The scene doesn’t look unusual. Two young women, Joy, 19, and Megan, 20 (not their real names), greet customers at Bellevue’s new “Truly Sensational Coffee Shop” with heartfelt enthusiasm and contagious smiles. They quickly take orders for coffee and treats, answer questions and serve their customers with the confidence, professionalism and energy of the most experienced baristas. But not only is it their first day on the job, but the two also are special education students, part of the Bellevue School District’s Transition Services Center (TSC) program, which provides training in vocational and life skills to students (up to age 21) with disabilities. The coffee shop, sponsored by funding from the Bellevue Schools Foundation and located in the district headquarters, celebrated its grand opening in May. “We borrowed the concept from a school district in California,” said Joe Weber, Special Education and TSC Supervisor. “It was the same idea – opening a small nonprofit business to give the young adults in our program valuable on-the-job training. It’s all about empowering them to face the challenges of independence and self-sufficiency.” One of Megan’s tasks is to pour milk into the pitchers before the orders come. “I just really want to help out so people can enjoy our coffee,” Megan said. “And they’ve trained us how to make lattes, hot chocolate and other stuff.”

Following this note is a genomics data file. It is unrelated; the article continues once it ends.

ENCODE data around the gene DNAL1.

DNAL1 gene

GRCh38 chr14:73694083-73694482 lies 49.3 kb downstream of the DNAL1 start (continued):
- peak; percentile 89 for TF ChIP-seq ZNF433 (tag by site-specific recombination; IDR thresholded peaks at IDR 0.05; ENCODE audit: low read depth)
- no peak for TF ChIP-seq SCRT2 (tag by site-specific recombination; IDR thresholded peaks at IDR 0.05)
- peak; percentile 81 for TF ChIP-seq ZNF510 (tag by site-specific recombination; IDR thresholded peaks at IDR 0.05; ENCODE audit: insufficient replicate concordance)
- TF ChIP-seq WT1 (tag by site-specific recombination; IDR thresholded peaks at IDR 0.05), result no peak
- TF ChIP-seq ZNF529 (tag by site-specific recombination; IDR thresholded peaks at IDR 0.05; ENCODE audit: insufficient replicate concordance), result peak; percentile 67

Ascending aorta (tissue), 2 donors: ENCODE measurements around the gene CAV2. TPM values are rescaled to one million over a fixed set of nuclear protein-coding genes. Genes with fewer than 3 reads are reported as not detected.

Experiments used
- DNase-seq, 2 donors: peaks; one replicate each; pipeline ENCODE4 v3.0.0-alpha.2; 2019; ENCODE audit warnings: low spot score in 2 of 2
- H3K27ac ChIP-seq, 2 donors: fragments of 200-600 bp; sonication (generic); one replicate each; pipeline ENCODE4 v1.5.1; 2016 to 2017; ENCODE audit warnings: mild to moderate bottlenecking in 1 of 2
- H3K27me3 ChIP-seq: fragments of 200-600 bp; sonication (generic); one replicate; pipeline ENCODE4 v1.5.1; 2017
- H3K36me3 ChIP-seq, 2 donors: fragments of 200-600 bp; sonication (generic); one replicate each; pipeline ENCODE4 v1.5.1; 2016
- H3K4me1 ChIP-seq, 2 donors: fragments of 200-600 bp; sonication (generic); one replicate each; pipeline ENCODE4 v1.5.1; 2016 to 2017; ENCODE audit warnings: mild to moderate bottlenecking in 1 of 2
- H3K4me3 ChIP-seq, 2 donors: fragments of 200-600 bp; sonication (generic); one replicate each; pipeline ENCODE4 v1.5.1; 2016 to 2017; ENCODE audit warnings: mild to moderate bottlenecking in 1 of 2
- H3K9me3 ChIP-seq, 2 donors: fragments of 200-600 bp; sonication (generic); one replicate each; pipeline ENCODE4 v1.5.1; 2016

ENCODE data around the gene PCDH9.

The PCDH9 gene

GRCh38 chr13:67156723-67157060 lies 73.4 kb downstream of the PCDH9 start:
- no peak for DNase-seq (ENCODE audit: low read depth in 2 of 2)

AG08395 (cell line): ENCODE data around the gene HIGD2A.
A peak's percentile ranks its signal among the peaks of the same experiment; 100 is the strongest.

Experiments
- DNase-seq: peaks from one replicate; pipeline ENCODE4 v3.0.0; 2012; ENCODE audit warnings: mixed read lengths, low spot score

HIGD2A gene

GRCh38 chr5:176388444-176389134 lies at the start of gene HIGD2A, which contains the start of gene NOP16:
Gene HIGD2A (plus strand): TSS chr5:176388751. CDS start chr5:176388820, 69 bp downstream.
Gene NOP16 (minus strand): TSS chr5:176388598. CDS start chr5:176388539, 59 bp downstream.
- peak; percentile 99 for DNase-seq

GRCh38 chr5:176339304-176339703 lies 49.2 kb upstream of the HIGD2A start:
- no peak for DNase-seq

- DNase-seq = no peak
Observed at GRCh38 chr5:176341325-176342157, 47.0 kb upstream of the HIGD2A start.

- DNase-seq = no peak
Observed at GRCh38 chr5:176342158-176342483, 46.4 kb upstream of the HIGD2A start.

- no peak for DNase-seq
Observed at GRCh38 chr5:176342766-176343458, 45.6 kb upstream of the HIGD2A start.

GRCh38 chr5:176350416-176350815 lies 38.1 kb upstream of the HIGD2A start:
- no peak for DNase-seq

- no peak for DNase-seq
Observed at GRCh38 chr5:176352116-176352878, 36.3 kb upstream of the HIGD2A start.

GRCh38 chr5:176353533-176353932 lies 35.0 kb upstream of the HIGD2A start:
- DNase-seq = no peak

Megan and Paraeducator Debi Hitchcock replenish the supply of biscotti. COURTESY PHOTO Megan has held and enjoyed other jobs, but notes that the coffee shop “is my favorite so far.” While Joy’s goal is to work with animals, she really enjoys this job, and might consider working in a coffee shop. She remains a people-person despite the challenges she occasionally faces from a neurological disability. She enjoys a wide range of activities, from Seattle Humane Society volunteer work to playing soccer and hanging out with friends. A self-proclaimed “Latte Lady,” she ends a conversation by saying, “Oh! I’ve got to get back – a customer needs a
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latte!” The coffee shop enterprise requires the help of adult staff members, such as Paraeducator Debi Hitchcock. “I loved the concept right from the start,” said Hitchcock. “We all knew there would be a lot to do to launch the coffee shop, but the bottom line is that we all believe in it and have unique skills to offer.” Among other things, Hitchcock has been responsible for procuring supplies like coffee, filters, and pastries. She helps Joy and Megan develop a list of needed supplies, and then shops for them. She plans to continue working with the